One of the most important tools for working on a motorcycle is a good service manual or three. Of course, do not overlook the owners manual that came with your ride, but the first book you would want to buy is a service manual specifically written for your make and model of motorcycle.
Clymer, an American publisher, and Haynes, a publisher in the U.K., do a good job of providing suitable service, maintenance and repair manuals for a large number of popular motorcycles. They each have their pros and cons, however. A good second or third choice would be the factory service manual provided by the manufacturer of your motorcycle. Here are some reasons why it is my second or third choice.
As a rule, the factory manuals are written for professional motorcycle technicians, not shade-tree mechanics like you and me. The factory assumes that the reader has professional training and a workbench equipped with all of the factory special tools. By comparison, the Haynes and Clymer manuals show how the average rider can work on their sleds with commonly available tools and they explain how to use the tools. They also tell you when to seek professional help. Finally, the Haynes and Clymer manuals are considerably less expensive than the factory manuals.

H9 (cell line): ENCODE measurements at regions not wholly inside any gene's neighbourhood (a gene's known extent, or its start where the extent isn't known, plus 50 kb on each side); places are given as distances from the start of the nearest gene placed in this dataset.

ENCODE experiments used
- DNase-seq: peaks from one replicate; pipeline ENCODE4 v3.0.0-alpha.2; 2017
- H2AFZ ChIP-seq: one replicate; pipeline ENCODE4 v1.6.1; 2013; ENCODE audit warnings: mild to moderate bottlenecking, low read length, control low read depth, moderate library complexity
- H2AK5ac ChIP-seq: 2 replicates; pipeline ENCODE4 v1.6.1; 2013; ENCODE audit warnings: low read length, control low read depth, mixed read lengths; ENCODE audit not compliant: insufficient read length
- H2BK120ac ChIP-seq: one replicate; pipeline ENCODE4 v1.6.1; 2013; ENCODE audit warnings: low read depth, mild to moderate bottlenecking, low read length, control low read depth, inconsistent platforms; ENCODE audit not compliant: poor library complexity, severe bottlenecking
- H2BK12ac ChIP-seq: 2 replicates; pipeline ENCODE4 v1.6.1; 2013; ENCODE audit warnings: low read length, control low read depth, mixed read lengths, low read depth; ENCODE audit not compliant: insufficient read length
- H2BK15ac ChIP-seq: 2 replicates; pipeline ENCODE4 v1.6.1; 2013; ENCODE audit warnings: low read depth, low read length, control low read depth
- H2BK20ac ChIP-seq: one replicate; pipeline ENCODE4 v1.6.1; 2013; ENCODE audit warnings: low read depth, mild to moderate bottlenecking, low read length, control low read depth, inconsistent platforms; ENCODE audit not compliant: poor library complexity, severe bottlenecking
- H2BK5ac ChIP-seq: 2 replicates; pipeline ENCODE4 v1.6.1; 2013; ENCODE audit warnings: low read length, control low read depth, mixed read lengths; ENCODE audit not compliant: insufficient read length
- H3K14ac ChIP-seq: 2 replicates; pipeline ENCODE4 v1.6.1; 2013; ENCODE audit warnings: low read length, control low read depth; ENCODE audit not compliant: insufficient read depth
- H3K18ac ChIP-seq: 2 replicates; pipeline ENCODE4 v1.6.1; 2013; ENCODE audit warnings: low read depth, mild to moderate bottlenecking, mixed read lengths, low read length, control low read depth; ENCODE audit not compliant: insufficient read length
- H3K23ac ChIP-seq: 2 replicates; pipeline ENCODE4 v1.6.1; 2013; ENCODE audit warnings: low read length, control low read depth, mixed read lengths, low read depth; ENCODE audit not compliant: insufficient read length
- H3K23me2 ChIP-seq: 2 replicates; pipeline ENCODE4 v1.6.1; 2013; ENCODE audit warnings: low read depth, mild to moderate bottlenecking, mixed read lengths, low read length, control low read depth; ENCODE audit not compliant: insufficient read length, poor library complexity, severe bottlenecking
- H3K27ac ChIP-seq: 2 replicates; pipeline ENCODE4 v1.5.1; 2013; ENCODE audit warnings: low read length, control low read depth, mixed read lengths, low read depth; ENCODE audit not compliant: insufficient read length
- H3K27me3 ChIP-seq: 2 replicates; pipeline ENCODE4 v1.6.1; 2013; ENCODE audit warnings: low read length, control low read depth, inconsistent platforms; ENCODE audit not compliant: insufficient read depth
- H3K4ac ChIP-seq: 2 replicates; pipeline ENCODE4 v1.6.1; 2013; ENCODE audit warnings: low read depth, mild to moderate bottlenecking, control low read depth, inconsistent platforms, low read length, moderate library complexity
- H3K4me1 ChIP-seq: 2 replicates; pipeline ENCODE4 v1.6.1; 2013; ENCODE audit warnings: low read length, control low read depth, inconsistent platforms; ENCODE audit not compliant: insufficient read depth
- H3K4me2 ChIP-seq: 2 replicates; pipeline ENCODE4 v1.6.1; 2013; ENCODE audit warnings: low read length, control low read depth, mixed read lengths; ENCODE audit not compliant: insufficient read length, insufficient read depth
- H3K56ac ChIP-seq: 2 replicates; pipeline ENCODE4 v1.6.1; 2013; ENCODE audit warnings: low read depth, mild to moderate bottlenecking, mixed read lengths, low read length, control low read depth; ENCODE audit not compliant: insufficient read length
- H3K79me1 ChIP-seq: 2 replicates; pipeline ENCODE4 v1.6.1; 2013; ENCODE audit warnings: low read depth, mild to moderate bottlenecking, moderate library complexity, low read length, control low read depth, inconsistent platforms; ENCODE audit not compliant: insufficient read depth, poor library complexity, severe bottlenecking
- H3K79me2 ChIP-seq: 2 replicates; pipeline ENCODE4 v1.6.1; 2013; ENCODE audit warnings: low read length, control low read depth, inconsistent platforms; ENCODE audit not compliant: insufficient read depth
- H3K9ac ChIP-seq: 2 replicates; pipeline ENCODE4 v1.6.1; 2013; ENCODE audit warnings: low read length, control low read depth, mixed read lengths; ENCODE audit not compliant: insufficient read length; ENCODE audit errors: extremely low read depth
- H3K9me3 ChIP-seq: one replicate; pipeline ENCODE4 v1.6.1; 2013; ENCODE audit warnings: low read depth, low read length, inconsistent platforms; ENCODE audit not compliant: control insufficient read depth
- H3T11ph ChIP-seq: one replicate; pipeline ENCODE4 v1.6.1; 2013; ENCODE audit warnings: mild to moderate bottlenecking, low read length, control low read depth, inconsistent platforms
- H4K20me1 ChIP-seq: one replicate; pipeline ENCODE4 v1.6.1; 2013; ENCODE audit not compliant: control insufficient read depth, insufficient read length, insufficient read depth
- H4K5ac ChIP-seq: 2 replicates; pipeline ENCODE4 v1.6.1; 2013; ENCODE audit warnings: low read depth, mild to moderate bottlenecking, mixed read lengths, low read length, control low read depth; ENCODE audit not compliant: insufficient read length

Tied for second place would be other motorcycle manuals of a general nature. Depending on your background and whether or not you have a stable of more than one bike, your shop library dollar might be more effectively spent on a number of titles that appeal to your interest than on a single weighty factory manual full of information you can't use.
Haynes has a series of books that expand on various areas. Motorcycle Basics TechBook, Motorcycle Electrical TechBook, Motorcycle Fuel Systems TechBook and Motorcycle Workshop Practice TechBook are examples.
Finally, your interests my lie in performance modifications, customizing or collecting and restoring motorcycles. There are many titles available to assist with these activities.
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